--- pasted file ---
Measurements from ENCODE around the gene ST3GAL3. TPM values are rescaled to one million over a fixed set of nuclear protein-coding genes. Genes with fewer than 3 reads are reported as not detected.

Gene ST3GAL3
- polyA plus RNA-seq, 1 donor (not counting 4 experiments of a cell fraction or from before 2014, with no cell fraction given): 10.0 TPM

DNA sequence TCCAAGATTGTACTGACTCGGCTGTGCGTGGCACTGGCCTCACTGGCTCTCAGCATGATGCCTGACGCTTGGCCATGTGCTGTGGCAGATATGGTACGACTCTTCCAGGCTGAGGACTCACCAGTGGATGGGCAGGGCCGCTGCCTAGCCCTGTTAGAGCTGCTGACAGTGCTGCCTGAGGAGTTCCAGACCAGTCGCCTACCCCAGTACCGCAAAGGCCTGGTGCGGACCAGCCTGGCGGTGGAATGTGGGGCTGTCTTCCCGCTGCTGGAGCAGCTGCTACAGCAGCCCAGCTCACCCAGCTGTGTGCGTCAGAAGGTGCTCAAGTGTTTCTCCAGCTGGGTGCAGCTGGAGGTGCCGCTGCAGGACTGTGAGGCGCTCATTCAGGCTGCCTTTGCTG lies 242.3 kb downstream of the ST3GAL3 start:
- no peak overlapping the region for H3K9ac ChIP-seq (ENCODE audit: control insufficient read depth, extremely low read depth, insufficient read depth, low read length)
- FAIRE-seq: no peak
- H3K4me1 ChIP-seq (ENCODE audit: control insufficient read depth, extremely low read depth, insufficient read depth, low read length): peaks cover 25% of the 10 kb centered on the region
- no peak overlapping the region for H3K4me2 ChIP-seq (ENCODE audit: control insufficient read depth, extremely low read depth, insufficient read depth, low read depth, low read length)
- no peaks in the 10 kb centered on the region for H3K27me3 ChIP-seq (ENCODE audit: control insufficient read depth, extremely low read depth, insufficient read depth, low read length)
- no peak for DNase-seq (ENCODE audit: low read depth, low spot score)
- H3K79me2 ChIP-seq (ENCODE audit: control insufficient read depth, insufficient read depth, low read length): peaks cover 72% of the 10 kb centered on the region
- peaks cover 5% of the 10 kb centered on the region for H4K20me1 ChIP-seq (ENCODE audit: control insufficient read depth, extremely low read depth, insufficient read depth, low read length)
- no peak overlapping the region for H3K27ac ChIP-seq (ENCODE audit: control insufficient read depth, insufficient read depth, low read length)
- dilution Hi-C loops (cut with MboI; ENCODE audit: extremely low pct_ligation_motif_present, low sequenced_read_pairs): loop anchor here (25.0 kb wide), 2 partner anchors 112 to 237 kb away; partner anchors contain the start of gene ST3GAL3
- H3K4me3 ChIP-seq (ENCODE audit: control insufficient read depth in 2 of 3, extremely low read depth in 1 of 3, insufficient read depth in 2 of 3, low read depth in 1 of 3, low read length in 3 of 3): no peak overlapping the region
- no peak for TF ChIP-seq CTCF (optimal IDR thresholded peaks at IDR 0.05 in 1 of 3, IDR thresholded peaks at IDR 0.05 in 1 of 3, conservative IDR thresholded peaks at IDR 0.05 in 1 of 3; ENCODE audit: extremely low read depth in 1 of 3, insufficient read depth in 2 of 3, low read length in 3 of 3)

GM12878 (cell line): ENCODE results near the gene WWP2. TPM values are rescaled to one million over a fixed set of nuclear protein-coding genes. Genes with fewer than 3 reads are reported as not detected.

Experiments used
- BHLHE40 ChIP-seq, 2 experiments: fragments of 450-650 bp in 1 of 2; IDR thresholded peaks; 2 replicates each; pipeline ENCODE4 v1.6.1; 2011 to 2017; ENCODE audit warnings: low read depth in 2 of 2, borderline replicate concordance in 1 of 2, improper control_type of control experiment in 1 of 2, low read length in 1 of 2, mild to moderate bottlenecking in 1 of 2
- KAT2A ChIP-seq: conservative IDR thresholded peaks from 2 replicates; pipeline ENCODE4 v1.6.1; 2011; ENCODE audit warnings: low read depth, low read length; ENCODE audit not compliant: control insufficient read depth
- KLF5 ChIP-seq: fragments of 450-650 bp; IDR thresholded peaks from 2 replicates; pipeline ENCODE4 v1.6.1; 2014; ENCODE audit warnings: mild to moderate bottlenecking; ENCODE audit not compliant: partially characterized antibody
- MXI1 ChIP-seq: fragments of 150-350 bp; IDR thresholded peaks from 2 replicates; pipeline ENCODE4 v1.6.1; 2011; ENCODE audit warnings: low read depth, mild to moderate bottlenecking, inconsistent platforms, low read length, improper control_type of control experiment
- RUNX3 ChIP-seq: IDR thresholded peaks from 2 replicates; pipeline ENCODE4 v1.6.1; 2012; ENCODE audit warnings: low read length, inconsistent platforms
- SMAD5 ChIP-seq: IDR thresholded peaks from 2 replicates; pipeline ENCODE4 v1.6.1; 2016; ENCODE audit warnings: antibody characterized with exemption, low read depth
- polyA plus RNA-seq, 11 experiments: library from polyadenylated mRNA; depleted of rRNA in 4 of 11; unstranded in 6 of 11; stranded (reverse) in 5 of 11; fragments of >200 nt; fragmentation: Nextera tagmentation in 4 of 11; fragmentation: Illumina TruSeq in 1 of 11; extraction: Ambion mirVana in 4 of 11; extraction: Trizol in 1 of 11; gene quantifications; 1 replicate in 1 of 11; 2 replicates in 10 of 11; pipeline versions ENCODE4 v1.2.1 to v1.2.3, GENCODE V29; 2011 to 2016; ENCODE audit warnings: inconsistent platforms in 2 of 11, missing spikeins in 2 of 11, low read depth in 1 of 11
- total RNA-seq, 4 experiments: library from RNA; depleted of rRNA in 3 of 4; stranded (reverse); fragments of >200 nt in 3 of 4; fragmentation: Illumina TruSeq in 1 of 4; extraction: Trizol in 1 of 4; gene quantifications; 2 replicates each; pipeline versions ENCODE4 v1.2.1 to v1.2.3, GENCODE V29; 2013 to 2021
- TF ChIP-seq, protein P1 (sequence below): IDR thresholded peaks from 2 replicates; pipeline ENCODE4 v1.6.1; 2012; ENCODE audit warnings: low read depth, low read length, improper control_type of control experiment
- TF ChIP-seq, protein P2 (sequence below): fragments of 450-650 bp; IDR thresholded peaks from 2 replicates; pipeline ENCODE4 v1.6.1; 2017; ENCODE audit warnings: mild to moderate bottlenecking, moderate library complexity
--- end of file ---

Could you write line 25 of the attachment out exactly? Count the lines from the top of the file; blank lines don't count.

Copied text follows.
- polyA plus RNA-seq, 11 experiments: library from polyadenylated mRNA; depleted of rRNA in 4 of 11; unstranded in 6 of 11; stranded (reverse) in 5 of 11; fragments of >200 nt; fragmentation: Nextera tagmentation in 4 of 11; fragmentation: Illumina TruSeq in 1 of 11; extraction: Ambion mirVana in 4 of 11; extraction: Trizol in 1 of 11; gene quantifications; 1 replicate in 1 of 11; 2 replicates in 10 of 11; pipeline versions ENCODE4 v1.2.1 to v1.2.3, GENCODE V29; 2011 to 2016; ENCODE audit warnings: inconsistent platforms in 2 of 11, missing spikeins in 2 of 11, low read depth in 1 of 11